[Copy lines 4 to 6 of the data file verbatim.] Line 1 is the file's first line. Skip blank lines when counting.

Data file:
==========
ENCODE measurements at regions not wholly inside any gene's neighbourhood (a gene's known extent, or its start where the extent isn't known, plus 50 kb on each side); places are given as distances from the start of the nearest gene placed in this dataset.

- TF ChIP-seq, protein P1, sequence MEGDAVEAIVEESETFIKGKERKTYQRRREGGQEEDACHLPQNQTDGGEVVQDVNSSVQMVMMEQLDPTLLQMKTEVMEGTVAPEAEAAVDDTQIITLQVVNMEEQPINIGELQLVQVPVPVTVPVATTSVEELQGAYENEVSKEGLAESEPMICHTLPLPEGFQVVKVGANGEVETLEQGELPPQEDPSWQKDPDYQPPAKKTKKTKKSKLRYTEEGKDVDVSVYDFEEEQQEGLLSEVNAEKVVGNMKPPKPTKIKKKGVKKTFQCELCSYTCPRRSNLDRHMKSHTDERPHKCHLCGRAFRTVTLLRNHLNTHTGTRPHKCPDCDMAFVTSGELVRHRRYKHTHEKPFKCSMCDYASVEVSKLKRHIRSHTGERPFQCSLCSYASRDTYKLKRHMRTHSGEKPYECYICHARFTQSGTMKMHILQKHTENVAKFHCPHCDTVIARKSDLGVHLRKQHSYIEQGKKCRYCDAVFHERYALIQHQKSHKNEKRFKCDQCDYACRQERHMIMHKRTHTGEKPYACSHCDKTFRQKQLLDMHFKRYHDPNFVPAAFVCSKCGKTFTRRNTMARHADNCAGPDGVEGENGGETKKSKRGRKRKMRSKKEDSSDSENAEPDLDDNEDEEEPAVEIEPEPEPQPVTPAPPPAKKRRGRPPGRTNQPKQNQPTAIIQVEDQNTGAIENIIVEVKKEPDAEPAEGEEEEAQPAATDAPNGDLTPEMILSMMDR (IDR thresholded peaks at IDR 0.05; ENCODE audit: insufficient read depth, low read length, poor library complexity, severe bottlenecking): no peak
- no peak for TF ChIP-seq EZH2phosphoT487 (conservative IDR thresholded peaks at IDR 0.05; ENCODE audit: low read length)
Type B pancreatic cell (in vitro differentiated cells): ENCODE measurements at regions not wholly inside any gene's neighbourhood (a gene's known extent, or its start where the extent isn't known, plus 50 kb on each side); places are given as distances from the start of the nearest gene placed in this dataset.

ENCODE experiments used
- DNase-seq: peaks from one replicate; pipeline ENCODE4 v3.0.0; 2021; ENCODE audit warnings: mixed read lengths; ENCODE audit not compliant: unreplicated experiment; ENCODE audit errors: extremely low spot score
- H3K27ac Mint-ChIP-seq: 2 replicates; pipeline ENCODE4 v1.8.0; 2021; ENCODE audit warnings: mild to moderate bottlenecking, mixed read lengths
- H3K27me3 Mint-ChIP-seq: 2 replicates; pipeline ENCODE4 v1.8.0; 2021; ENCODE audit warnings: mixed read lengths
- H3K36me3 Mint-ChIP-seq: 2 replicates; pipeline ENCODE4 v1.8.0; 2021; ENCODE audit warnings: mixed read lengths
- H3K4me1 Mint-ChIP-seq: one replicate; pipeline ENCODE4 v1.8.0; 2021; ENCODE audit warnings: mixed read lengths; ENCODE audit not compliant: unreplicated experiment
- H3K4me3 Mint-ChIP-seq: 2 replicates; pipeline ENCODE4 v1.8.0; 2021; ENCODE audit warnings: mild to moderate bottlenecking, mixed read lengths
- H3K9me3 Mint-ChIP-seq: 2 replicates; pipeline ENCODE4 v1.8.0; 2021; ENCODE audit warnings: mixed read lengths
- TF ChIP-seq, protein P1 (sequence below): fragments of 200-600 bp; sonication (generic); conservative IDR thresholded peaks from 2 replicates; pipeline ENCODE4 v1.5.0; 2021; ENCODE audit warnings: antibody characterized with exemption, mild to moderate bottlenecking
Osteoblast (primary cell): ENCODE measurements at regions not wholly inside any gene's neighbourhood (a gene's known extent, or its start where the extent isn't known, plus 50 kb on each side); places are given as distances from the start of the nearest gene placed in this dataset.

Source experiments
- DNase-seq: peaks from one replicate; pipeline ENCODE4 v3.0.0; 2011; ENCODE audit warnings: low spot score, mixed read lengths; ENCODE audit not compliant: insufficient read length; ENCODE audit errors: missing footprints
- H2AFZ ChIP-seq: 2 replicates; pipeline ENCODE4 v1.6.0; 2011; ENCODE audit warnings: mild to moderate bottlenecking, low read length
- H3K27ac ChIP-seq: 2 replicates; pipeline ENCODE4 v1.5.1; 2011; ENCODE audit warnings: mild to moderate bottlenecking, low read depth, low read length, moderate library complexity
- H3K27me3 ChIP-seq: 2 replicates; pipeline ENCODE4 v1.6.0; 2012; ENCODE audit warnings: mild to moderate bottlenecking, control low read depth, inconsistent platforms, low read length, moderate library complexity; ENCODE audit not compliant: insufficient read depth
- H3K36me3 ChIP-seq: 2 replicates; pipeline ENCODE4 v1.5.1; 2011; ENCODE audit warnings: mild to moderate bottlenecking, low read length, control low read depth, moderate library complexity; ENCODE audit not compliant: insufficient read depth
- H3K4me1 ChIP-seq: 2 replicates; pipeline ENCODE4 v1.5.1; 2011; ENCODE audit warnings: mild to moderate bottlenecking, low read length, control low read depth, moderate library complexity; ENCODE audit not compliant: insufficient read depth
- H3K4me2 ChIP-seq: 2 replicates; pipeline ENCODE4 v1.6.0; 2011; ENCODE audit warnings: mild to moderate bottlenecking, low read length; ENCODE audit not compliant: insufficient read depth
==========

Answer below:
Type B pancreatic cell (in vitro differentiated cells): ENCODE measurements at regions not wholly inside any gene's neighbourhood (a gene's known extent, or its start where the extent isn't known, plus 50 kb on each side); places are given as distances from the start of the nearest gene placed in this dataset.

ENCODE experiments used
- DNase-seq: peaks from one replicate; pipeline ENCODE4 v3.0.0; 2021; ENCODE audit warnings: mixed read lengths; ENCODE audit not compliant: unreplicated experiment; ENCODE audit errors: extremely low spot score